That argument gets a bit of traction around Easter. One rejoinder is the narrators weren’t clever enough to recognize that they were inventing inferior witnesses. Another is that the narrators were extremely clever and did recognize that they were inventing inferior witnesses! After calculating the risk of using seemingly inferior witnesses, the narrators concluded that there is significant persuasive force in using such witnesses. The logic being, if inferior witnesses would not likely be invented intentionally, then people might naturally conclude the inferior witnesses were not invented and, therefore, are all the more credible. (I’m sure I must have seen such reverse psychology on a Columbo episode.)

Law-Gospel – the KISS method for fellow sinners:

When well-meaning Christians remove the extraordinary claim of the resurrection from its salvific context, the resurrection is anything but credible. Yet, the resurrection is sufficiently explanatory within the context of things we know by nature and are awakened to by the Holy Spirit working in conjunction with Scripture. Namely, God’s wrath abides upon all men and God is patient, merciful and loving toward sinners. In the context of man’s plight and God’s character, the preaching of the cross can be apprehended as not just credible but the very wisdom of God. Only the gospel can reconcile mercy, grace and love with alienation, justice and wrath. Revelation, not autonomous reason, is profound!

Our full persuasion of the resurrection unto knowledge of the truth is revelatory and law-gospel centric. The good news of John 3:16 is intelligible only in the context of the bad news of Romans 1:18-20 and Romans 3:10-20. The former presupposes the latter. Sinners come to know their Savior lives not by being offered a savior who might have come back from the dead. Rather, sinners come to a saving knowledge of Christ when awakened to the unmistakably authoritative gospel reality of God’s remedy for uncleanness and unrighteousness.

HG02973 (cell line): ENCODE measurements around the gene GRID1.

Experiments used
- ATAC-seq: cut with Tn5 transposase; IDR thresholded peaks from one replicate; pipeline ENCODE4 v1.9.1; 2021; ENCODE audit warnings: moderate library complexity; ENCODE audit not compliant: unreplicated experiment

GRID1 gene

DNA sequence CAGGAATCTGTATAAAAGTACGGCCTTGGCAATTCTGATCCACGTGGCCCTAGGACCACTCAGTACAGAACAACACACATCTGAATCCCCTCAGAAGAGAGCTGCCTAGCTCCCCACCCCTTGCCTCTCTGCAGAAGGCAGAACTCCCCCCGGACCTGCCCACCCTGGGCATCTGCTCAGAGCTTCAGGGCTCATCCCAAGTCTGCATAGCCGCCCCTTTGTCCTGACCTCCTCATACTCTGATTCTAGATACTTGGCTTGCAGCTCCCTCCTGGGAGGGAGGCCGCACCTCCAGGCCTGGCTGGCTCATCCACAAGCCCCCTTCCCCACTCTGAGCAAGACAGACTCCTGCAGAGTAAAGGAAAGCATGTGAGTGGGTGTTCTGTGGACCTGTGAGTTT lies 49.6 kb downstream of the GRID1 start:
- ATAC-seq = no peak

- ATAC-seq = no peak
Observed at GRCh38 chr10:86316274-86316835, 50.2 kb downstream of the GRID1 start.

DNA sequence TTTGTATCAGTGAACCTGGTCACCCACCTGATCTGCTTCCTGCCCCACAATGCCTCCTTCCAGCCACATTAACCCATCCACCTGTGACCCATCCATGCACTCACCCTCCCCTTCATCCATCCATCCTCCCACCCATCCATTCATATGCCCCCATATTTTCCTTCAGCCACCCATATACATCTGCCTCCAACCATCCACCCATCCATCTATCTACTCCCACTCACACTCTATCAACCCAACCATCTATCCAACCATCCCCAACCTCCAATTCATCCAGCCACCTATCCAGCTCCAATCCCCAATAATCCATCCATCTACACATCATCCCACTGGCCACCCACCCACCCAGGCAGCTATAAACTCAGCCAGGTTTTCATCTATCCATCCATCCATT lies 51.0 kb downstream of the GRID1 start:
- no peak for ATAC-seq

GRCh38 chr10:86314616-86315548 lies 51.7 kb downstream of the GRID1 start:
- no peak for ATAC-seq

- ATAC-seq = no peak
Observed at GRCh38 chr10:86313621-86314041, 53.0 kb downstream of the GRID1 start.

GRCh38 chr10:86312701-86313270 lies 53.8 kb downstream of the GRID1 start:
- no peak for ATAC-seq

Evidence will always be interpreted according to presuppositional bias:

To argue for the historical reliability of the resurrection narratives based upon the complementary and harmonious nature of the gospel accounts, as opposed to the synoptics being scripted in three part unison, (which they were not), is philosophically prejudiced and to engage in special pleading. Otherwise, identical accounts of historical claims – even synoptic claims – would become ipso facto suspect! Special pleading notwithstanding, such evidentialism proves too much.

Let’s not deny how we came to believe:

We read in Scripture that a man named Saul who once opposed Christ became the chief apologist for the Christian faith. The way in which one will interpret the transformation of Saul to Paul will be consistent with one’s pre-commitment(s). Christians take the fanaticism of the apostle as corroborating what they already believe to be true about the resurrection; whereas naturalists will find an explanation for the apostle’s transformation and empty tomb outside the Christian resurrection interpretation. Similarly, the way in which one interprets Joseph Smith’s claims will be according to one’s pre-commitment(s). If one is committed to a closed canon, then the claims of Smith’s Mormonism will be deemed false.